The Emmys have been criticized in recent years as being the TV industry's annual "pat on the back," where millions in advertising dollars are spent on gift packages for voting members of the Academy of Television Arts and Sciences. Others have blasted the awards ceremony for entirely failing to appreciate present-day talent in favor of honoring a nominee's past work.
Thankfully, this year's ceremony saw at least one deserved award go out to Henry Bromell, who died following a heart attack in March of this year.
Bromell took home the Emmy for Outstanding Writing in a Drama Series for the Showtime CIA drama Homeland, and his wife Sarah took the stage in his absence: "I accept this award on behalf of Henry with deep appreciation to the Academy and thank you so much," she said. He had previously won a Golden Globe and an Emmy for his work on Homeland.
The television world mourned the loss of Henry Bromell last March. Twentieth Century Fox TV said in a statement at the time, "He was a supremely talented writer and as kind and warm a person as you could ever meet. He will be deeply missed at the studio and on Homeland." Showtime's statement said that "Henry was an immensely talented and prolific writer, director and showrunner, and his work on 'Brotherhood' and 'Homeland' was nothing short of brilliant. His passion, warmth, humor and generosity will be greatly missed." Both networks lent their thoughts and prayers.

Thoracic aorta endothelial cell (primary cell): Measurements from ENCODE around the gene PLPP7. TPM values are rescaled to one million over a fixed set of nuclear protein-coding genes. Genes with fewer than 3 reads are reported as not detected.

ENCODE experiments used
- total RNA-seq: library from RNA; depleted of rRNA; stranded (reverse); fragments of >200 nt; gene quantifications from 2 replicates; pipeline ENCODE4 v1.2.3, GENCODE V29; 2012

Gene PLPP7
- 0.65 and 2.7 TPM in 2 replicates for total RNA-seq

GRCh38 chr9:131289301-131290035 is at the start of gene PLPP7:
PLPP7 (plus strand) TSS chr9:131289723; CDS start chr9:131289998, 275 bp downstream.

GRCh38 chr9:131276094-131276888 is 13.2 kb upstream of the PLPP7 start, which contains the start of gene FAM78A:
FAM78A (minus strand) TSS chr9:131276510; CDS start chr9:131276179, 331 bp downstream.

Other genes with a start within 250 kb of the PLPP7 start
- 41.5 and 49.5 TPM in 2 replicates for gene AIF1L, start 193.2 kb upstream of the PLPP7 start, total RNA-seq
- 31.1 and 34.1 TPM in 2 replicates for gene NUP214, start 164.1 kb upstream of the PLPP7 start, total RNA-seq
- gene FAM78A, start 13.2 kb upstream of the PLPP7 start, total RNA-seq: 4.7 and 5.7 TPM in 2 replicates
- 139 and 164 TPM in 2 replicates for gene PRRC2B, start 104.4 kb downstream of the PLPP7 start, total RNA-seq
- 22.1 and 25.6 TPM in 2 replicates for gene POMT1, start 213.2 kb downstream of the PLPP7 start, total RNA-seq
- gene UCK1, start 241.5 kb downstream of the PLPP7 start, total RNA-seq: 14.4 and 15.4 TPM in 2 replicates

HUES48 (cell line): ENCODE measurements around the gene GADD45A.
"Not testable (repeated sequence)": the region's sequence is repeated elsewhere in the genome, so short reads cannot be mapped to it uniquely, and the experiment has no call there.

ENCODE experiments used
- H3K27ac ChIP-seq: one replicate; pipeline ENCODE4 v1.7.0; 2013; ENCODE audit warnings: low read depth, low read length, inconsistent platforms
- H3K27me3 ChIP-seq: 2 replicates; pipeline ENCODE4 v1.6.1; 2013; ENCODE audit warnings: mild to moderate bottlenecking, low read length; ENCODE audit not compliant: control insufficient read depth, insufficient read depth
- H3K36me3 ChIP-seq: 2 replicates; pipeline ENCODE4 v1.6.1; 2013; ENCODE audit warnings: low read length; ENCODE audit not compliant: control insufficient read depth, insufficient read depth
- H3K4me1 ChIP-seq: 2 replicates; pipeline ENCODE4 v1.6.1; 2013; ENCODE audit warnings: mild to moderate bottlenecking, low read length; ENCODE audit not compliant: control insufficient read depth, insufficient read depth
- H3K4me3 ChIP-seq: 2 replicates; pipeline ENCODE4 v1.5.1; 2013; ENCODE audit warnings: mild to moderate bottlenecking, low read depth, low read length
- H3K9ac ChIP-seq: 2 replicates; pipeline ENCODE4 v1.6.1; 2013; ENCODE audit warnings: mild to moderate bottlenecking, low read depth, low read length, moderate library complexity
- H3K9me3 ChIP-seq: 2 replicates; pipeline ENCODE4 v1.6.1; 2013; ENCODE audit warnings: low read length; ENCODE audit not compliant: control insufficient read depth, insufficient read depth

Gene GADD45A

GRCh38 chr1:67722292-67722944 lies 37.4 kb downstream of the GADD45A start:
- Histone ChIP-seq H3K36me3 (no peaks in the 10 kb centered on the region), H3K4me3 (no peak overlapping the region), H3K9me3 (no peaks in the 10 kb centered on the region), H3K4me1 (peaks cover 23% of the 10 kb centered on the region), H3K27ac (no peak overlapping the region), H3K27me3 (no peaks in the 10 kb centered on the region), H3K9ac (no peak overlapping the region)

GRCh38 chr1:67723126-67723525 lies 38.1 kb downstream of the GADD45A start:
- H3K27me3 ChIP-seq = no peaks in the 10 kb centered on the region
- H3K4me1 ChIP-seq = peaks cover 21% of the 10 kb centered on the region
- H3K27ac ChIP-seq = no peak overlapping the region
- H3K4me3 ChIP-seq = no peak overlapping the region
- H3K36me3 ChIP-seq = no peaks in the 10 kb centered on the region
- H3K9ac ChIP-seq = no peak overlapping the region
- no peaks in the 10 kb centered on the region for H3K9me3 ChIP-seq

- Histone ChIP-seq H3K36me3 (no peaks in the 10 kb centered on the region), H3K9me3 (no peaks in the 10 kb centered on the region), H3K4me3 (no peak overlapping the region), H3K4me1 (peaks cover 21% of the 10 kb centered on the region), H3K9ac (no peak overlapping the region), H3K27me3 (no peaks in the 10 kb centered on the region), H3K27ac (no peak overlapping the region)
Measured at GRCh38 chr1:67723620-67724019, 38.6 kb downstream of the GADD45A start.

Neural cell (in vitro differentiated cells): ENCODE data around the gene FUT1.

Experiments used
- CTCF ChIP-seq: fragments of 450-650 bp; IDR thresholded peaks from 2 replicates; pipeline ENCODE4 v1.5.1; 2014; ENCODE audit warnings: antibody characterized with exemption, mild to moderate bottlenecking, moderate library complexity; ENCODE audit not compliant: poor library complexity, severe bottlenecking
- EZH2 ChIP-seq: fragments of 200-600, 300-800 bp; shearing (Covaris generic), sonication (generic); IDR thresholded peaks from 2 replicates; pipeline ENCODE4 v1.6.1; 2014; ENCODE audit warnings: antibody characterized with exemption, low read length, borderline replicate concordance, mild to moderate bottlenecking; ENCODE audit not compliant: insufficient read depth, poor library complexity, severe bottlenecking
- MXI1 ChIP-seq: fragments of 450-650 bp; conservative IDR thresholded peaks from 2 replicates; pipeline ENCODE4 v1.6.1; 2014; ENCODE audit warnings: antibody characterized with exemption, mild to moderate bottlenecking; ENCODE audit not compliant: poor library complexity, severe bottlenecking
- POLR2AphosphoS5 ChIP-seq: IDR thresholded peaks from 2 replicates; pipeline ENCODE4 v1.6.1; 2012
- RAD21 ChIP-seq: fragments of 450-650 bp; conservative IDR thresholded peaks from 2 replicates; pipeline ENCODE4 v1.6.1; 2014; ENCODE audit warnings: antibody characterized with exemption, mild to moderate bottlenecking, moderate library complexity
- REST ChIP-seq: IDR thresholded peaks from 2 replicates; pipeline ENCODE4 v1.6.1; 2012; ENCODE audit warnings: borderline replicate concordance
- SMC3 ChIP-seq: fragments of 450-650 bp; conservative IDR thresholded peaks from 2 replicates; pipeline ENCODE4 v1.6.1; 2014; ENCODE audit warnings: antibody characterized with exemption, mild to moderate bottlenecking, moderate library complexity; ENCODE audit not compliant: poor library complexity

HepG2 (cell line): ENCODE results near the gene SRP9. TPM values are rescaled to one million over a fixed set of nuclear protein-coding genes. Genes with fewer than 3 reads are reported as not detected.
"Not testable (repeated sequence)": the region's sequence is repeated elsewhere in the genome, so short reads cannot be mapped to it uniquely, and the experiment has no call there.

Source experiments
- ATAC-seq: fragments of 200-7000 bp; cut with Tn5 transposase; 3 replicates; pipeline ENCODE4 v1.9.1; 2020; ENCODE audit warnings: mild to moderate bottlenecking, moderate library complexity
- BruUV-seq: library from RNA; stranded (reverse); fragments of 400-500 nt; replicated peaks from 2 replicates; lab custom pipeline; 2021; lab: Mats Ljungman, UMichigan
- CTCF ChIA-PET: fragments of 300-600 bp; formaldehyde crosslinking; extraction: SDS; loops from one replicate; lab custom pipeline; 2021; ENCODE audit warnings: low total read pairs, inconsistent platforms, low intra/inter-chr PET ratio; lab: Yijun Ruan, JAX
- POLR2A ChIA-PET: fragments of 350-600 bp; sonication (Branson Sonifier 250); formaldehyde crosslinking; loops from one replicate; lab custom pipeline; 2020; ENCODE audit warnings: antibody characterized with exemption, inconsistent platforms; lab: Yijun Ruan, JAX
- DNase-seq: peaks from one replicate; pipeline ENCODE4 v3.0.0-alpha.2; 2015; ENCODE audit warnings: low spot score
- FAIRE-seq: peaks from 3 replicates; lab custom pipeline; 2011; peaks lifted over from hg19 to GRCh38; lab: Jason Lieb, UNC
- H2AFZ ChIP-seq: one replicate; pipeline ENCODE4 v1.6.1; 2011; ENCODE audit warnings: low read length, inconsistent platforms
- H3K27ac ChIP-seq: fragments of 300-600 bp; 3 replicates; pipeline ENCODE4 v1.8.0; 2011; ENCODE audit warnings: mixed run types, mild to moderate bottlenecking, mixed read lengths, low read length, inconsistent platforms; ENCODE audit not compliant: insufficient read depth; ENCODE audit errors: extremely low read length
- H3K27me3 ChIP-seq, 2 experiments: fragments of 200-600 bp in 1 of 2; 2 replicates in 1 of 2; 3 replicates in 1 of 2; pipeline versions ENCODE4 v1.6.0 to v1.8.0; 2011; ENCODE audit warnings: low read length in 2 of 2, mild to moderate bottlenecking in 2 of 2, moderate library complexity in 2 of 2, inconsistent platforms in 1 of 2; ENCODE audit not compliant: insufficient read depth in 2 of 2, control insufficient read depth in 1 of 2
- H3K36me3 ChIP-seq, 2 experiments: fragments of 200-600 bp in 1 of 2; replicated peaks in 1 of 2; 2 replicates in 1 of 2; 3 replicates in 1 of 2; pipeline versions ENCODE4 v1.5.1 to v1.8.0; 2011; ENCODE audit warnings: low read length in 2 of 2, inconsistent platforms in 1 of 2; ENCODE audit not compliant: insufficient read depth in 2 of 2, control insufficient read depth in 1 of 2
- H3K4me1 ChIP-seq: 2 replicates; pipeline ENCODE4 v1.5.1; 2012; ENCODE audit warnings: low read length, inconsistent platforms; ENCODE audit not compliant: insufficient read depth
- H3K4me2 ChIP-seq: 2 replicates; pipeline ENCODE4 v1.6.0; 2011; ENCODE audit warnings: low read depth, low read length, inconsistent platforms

The New York Times described Bromell's career, which began with a series of short stories for The New Yorker. After publishing a novel entitled The Follower, Bromell sought to enter the screenwriting business in California and struggled to break in as most do. His big break came when he helped writer John Falsey develop a show called Northern Exposure about a New York doctor who moves to Alaska.
Bromell would go on to write and produce many of the best shows of the generation, including Homicide: Life on the Street, based on The Wire creator David Simon's first foray into Baltimore's mean streets. Much of Bromell's recent Homeland inspiration had come from his father, who was a CIA agent in the Middle East in the 1950's and '60s.
If you want to read more about Henry Bromell's career, the Times article is sure to be enlightening.[Image via a YouTube interview with Henry Bromell about coming up with stories for Homeland]